I’m afraid you don’t stack up very well. It turns out that state legislators can garner a lot of attention and support, but not when they’re for the powerful. That’s what people expect in these cynical times. They can garner attention when they help make people’s lives better.
I guess what I’m saying is, you were a sniveling asshole before. Now, you’re a sniveling asshole in the light of what a decent state legislator looks like, and that’s much worse.
Following last night’s remarkable events in the Texas Senate chamber—an eleven hour actual filibuster followed by public disruption right down to the last second–Rick Perry has called for another special session. This one may have but a single piece of legislation on the table—the highly restrictive abortion bill the Republicans were unable to pass yesterday.
As I recently discussed, restrictive abortion laws translate into deaths of more women and teenage girls. It is not opinion, it is long established fact. In the U.S., restrictive abortion laws are also illegal—the Supreme Court has ruled them unconstitutional. The Texas law, besides restricting abortions to before 20 weeks, will effectively shut down most of the abortion facilities in the state.
If it passes, women and teen girls in Texas will die—because of the law.
What can Texas Democrats do about it? A filibuster is out of the question. Special sessions can be as long as 30 days!
But a Democratic walkout could work–that is, they can engage in a quorum block. The Texas Senate has 32 members, the Lt. Governor plus 31 Senators. The two-thirds quorum requirement means that the absence of 11 members shuts down voting. Currently the Texas senate is composed of 12 Democratic and 19 Republican Senators. This means that a group of 11 Senators is sufficient to shut down voting.
They might even flee the state like they did in 2003 during a highly unusual “mid-decade” redistricting move by Republicans. Eleven Democratic Senators fled Texas during a third special session:
…the minute it became clear the GOP was going to force the issue in the Senate by voting on a rule change, he said, the 11 executed their escape plan and broke the quorum. They grabbed bags already packed in their offices and boarded SUVs that took them to the airport, where two jets were waiting to fly them to Albuquerque.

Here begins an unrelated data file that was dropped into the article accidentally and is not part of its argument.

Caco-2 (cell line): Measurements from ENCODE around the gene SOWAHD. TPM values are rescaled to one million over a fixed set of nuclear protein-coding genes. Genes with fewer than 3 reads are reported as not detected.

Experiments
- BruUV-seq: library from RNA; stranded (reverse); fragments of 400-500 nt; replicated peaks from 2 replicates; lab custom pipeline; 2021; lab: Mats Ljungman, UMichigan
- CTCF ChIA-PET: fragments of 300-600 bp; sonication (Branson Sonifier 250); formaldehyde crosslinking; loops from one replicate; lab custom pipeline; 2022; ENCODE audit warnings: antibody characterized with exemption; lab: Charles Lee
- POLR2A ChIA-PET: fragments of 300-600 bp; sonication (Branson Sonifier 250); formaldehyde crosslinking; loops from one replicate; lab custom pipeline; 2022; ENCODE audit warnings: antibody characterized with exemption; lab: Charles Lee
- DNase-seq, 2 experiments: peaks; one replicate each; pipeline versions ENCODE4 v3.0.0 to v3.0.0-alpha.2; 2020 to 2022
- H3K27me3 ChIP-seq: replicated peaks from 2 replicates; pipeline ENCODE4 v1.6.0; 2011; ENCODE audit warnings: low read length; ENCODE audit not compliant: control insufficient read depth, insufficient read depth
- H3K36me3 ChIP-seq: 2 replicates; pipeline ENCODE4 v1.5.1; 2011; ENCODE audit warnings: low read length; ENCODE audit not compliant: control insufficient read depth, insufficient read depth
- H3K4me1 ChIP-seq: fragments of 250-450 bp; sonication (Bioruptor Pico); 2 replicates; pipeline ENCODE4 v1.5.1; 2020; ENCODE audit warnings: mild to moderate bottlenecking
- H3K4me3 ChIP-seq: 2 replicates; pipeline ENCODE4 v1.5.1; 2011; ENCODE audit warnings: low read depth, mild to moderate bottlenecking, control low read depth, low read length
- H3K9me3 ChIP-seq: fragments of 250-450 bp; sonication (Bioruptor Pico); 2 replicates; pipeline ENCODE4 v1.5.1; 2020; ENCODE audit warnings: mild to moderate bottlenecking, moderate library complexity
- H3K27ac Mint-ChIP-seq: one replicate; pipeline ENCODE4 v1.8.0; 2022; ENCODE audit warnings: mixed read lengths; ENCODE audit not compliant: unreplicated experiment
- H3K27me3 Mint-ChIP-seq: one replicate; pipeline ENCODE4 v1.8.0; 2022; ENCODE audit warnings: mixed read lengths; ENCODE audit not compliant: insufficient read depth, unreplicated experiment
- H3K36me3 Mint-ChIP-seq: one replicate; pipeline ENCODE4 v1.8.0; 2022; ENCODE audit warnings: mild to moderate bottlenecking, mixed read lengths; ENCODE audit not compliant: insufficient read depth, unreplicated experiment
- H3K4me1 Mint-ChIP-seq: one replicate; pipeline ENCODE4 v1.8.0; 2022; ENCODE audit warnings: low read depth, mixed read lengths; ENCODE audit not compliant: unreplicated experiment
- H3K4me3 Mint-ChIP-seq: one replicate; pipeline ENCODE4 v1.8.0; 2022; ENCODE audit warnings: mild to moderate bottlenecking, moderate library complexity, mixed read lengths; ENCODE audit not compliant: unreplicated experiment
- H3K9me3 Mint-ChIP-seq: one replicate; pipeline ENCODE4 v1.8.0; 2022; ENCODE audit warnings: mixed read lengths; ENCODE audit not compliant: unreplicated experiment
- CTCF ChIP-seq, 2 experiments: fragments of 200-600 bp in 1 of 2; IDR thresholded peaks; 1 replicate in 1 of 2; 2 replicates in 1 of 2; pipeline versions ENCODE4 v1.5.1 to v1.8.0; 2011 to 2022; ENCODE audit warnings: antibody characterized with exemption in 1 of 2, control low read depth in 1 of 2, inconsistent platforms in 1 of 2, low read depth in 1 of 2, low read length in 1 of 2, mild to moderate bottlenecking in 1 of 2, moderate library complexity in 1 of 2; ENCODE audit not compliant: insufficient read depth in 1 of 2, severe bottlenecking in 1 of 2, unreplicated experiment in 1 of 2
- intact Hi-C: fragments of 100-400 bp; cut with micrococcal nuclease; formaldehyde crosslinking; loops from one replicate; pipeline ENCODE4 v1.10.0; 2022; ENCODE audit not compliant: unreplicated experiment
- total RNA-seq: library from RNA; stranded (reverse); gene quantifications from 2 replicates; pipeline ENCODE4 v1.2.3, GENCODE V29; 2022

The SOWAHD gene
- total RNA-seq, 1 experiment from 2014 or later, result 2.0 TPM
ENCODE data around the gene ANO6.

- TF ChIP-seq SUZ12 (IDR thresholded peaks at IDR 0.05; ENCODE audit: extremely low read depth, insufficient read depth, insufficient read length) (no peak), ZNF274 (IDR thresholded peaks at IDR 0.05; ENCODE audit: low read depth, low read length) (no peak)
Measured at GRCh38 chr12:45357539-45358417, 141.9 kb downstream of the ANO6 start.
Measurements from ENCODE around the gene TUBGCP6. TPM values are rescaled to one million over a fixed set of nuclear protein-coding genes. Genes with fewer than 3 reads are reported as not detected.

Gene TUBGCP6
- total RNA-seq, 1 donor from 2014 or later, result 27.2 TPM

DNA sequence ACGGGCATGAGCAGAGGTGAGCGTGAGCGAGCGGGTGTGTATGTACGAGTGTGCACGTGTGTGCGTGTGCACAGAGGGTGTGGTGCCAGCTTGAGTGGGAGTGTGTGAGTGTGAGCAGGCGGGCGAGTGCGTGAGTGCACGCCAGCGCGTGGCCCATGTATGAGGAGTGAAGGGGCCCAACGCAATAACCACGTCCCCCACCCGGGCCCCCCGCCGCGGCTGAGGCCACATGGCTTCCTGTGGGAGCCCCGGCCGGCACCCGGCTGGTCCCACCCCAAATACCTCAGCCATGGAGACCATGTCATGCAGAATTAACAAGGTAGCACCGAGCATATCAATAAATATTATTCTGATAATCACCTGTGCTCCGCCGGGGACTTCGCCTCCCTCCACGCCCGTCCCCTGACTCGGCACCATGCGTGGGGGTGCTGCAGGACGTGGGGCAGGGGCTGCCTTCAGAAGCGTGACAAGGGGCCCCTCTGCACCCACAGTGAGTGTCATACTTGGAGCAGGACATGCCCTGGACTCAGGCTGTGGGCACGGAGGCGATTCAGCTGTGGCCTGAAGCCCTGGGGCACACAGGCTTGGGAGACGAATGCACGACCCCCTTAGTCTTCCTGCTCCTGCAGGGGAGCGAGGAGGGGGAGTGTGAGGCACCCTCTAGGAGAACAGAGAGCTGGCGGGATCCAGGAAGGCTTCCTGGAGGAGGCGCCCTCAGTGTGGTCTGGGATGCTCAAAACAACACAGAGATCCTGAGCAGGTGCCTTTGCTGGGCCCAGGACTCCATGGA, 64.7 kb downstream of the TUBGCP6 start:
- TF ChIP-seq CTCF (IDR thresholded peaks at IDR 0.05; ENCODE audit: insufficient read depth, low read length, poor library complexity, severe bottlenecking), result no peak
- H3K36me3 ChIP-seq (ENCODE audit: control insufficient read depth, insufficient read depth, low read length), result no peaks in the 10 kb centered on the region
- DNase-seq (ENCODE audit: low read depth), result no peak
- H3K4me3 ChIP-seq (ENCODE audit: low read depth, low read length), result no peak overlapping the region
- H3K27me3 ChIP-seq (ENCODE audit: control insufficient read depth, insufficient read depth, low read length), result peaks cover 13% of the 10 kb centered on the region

The Democrats checked into a Marriott hotel in Albuquerque. The senators didn’t hide. They decided to call themselves the Texas Eleven, and even developed a logo – a silhouette of Texas inside the symbol for New Mexico under the words, “Never, Never, Never Quit.”
Eventually, one Democratic member, Senator John Whitmire, relented and returned solo to the chamber. The quorum block failed.
Sen. Whitmire is still in the Texas Senate (in fact, he is the longest serving member). So, Democrats would need a solid block of the other 11 Senators to pull off a shut down.
But Democrats were successful in blocking a quorum in 1979 that prevented a change in the Texas primary that would have benefited a Republican candidate. The story is told by former Lt. Gov. Bill Hobby (R):
The whole thing was a fiasco. In protest, twelve “Killer Bee” senators flew the Capitol to break a quorum. The “Worker Bees,” who stayed behind, spent each session haranguing the absentees, since we didn’t have the quorum necessary to transact any business. And we were in the very last weeks of the session with lots of legislation in the pipeline.
Before long, the Worker Bees put a call on the Senate. This action required all absentees to return. The Worker Bees sent the Texas Rangers to net the Killer Bees wherever they had flown. The fact was, for several days the Killer Bees had been hived up in Dora McDonald’s small garage apartment. Dora McDonald, Sen. Carl Parker’s chief of staff, lived only blocks from the Capitol. Her guests passed the time playing cards, arguing, and listening to each other snore. The Worker Bees continued to harangue them from the Senate floor.
One senator, Gene Jones, left the hive — he wanted to see his granddaughter. The Rangers heard that Jones was home in Houston. Photo in hand, they knocked on his door. A man who looked a lot like the picture opened the door. The Ranger asked him if he was Jones. He said yes. They arrested him and took him to Austin. He was Jones all right, but not Gene Jones. They had arrested Gene’s brother, Clayton. When the knock came at the door the senator had jumped over the back fence and stayed lost for another day.
The other possibility is for the House Democrats to flee the state. In fact, 52 Texas House Democrats fled the state earlier in 2003 during the regular session, as well. Of the 150 member House, a 2/3rds quorum is required, so that if 51 members are absent, the House shuts down. Currently there are 55 Democratic members and 95 Republicans. So…this isn’t out of the question.
Ultimately, it would be great if the Senate and House joined forces and every Democratic legislator left the state. They would likely endure fines and ridicule, but they would be saving lives of women and teen girls.
That kind-a makes it worthwhile.
Well, this is great news.
That is, until today, when the Supreme Court overturned section 3 of the 1996 law as unconstitutional, so now the Starling-Littlefields can enjoy all the financial benefits and equal dignity of a recognized marriage.